Burma Invaded

An excerpt from the book Burma Invaded 1942.

4 February 1942
Left Mandalay

Tarzan (Colonel Learmond) fitted me out with some khaki, a sling and rounds for my revolver, and other items; and I left for Rangoon by the 8 p.m. train. It is four years and a month since I saw a railway train last in January 1938 on our return from Japan.

The platform was crowded with gay and cheerful people most of them wearing revolvers. They looked as if the war had stirred them pleasantly out of their dull routine. The Mandalay battalion has 6 platoons on board for some destination and purpose unknown; probably to guard railways in Lower Burma. There was much cheering as we drew out of the station and it brought tears to my eyes to be caught up again like this in the old atmosphere which is the one to which I belonged in my youth. I feel young; as young as young Lindsay in my carriage who is in command of the troops.

5 February 1942
Reached Rangoon

Rangoon is in dreadful confusion, which I suppose is only to be expected of a city under daily bombardment, and whose population of 400,000 has been reduced to 100,000. After the first raid on Rangoon on the 23rd December, it seems that the bodies were heaped high in the streets. The work of removal occupied three days, and became really unpleasant. It was on this occasion that the Anglo-Burmese and Anglo-Indian (particularly the women) did some conspicuously good work. The corpses were piled in heaps 30 feet high and burned.

The stream of Oriya and Indian refugees is described as a mob surging along the roads, or surging back if planes appeared in front of them. Since then, of course, we have assumed a very marked ascendancy in the air over Rangoon, and at least 130 planes (mostly bombers), and perhaps 500 Japanese airmen have been brought down. Evacuees are still pouring out of the city.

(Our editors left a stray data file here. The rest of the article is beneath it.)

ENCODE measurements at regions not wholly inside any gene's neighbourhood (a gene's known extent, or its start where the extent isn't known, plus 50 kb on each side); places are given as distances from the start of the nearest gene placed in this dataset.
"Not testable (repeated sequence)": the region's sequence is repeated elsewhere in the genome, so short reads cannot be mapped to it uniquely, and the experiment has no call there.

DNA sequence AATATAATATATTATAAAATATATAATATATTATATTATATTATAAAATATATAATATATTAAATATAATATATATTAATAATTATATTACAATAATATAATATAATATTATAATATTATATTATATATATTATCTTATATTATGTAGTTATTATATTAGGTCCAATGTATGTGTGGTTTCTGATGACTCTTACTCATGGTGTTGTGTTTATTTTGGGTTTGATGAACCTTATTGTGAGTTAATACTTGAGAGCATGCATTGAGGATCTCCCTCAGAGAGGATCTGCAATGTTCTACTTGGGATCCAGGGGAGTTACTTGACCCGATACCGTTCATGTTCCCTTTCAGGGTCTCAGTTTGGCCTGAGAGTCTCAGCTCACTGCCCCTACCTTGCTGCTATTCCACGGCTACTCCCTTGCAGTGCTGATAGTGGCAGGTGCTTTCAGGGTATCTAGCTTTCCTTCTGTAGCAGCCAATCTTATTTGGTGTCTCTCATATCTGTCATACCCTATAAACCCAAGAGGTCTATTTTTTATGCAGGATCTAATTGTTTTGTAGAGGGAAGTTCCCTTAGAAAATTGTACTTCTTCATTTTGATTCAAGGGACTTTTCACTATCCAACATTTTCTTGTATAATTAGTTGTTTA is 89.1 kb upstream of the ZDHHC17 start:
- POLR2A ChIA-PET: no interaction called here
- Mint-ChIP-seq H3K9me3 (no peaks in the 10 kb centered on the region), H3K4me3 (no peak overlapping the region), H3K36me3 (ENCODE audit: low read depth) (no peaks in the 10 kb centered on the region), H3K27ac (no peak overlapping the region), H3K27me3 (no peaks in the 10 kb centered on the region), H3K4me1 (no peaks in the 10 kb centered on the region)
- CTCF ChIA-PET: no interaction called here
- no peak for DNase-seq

The chief difficulty is that all offices have shifted and no one knows where anybody is, or for that matter, who anybody is, under their disguise of letters and initials. Distances are enormous, even if you happened to know where you should go, and there is a great shortage of transport.

I was lucky in securing a taxi after leaving my kit in the waiting room, but it was the only one I got all day. It took me to the Secretary to the Army, Major Columbine, whom I rightly presumed to have wired me to come. He directed me to Colonel Gwin, Chief of Intelligence, who was out for lunch, and who on return betook himself immediately to a Press Conference.

Waiting about in government offices is the most depressing occupation I know. However, I passed the time with a Japanese dictionary lying on the Colonel’s desk. On his return he doubted my ability to speak Japanese, and as he admitted having forgotten his own, and declined to speak in it when I addressed him, he had to send me to “Defense” where there was a lad, Kenderdine, who was born and bred in Japan and speaks the language like a native. He vetted me, and reported O.K. after which the interview with Colonel Gwin became more genial; but this had taken nearly all day, and I was just about dead with thirst and hunger by then.

28 February 1942